"Today is a calm day."
Translation:He lā mālie kēia lā.
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That is a looser translation of it. However, the word today is the subject of the sentence. Putting i kēia lă means that it is no longer the subject of the sentence, just a temporal prepositional phrase.
He lā mālie i kēia lă would translate as It is a calm day today.
Technical but I think that is part of what they are trying to teach in this section.
Wow, that really is a fine point. But I see your point. I repeated both translations out loud, and they both feel the same to me. You are right, though. "La" is the subject. "I keia la" moves "la" into the prepositional phrase, there by requiring a restructuring to "He malie la," I think.
I thought the same thing. Eventually I found this explanation on the net, which helps with the reasoning. Although it still confuses me and catches me out!
"i" precedes an indicator of time in which the sentence is occurring. For example: Wela au i kēia lā. [I am hot today.] The main part of this sentence is "Wela au" ("I am hot"). "...i kēia lā" ("...today") tells when that main part of the sentence is happening. Anuanu ka makani i kēia lā. [The wind is cold today] When is the wind cold? Today! Thus we need the i.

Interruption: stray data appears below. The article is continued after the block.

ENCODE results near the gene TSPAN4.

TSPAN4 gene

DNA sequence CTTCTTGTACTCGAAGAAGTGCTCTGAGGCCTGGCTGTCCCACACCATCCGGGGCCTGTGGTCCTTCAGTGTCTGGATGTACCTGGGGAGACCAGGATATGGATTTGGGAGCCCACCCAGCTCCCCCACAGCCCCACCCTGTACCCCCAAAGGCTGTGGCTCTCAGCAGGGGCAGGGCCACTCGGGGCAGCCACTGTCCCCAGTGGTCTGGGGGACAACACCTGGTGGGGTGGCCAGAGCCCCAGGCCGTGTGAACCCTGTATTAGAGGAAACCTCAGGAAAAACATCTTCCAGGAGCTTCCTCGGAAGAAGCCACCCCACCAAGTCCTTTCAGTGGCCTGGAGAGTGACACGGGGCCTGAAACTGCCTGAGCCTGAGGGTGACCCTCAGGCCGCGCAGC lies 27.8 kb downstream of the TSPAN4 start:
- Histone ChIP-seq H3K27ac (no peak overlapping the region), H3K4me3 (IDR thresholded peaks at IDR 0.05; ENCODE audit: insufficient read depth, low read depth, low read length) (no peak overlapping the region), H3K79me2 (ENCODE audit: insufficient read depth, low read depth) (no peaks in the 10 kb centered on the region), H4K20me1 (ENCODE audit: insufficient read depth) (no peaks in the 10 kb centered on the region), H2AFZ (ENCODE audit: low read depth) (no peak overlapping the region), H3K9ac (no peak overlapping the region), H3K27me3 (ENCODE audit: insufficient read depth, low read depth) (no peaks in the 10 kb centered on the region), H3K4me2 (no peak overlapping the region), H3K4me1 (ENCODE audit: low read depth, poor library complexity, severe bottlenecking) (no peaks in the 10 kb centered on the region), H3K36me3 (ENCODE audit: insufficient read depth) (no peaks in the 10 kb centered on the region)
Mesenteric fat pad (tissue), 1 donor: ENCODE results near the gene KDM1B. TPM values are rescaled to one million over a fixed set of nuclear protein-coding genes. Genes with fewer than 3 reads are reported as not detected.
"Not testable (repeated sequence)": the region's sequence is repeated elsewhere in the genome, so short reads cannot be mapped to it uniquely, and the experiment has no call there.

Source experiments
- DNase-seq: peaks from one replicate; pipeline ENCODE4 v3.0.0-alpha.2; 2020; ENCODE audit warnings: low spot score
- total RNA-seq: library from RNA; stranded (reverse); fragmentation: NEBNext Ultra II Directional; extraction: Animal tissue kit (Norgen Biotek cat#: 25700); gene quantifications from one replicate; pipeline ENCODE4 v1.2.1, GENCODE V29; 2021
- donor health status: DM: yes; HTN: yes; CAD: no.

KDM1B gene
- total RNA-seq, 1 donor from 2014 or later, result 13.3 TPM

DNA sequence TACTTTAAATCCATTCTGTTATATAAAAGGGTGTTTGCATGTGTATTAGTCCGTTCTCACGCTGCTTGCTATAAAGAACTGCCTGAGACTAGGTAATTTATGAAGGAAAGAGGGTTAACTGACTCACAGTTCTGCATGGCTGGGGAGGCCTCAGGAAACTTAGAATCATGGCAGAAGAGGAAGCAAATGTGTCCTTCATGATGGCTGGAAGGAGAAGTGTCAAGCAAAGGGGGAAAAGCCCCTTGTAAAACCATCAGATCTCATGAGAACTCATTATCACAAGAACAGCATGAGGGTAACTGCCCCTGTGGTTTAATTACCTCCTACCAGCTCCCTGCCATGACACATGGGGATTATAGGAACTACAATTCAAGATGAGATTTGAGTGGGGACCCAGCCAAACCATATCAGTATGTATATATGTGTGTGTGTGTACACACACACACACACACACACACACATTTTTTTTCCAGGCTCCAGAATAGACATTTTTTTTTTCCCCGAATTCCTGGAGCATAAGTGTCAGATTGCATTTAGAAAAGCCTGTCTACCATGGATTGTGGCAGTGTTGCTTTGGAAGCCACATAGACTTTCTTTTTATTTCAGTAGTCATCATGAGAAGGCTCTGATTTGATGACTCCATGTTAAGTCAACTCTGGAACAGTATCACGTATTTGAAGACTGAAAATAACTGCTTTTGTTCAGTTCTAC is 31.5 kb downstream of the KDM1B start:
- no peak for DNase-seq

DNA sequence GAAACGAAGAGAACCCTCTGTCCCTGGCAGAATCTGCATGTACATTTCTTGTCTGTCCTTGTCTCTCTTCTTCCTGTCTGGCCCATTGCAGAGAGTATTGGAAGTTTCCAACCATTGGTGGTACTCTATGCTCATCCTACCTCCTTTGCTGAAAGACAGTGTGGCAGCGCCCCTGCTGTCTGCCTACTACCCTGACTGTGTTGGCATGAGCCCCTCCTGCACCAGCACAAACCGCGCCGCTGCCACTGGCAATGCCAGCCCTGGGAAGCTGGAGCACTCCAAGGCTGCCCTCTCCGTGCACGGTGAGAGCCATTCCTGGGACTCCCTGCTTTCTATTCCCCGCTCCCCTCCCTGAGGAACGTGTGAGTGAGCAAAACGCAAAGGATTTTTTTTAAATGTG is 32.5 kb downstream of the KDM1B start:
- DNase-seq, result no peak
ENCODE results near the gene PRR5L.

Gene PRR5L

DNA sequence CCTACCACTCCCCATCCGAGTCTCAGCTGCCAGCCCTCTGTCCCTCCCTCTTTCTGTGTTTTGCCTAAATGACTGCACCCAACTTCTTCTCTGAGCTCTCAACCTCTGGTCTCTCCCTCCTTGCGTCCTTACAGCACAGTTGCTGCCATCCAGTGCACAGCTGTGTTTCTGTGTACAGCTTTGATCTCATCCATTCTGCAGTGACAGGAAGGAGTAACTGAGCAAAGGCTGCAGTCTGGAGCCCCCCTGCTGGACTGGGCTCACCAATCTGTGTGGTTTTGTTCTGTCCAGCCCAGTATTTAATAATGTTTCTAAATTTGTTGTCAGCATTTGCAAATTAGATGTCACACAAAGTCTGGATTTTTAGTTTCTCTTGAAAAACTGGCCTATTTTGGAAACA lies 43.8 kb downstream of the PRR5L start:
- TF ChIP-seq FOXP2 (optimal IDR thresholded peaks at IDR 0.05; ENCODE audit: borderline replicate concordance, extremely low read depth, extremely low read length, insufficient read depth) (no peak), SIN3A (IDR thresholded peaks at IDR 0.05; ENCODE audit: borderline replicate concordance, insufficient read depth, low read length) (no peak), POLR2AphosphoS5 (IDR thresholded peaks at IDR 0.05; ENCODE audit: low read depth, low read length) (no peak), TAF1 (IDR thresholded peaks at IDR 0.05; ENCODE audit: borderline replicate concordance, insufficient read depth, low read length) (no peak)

You'll have to keep your attention to the Subject of the sentence, because sometimes nouns like "today" can be the Subject. Don't confuse the above example with the following: Wela kēia lā. [Today is hot.] In this example, "kēia lā" ("today") is the Subject, NOT the indicator of time.
I may be missing something ... prepositional phrases and other grammatical elements are about 40 years away from me, and 'o, o and i are leaving me completely mystified--although I now get that 'o identifies the subject. Is there a place on this website where this is laid out and explained in detail?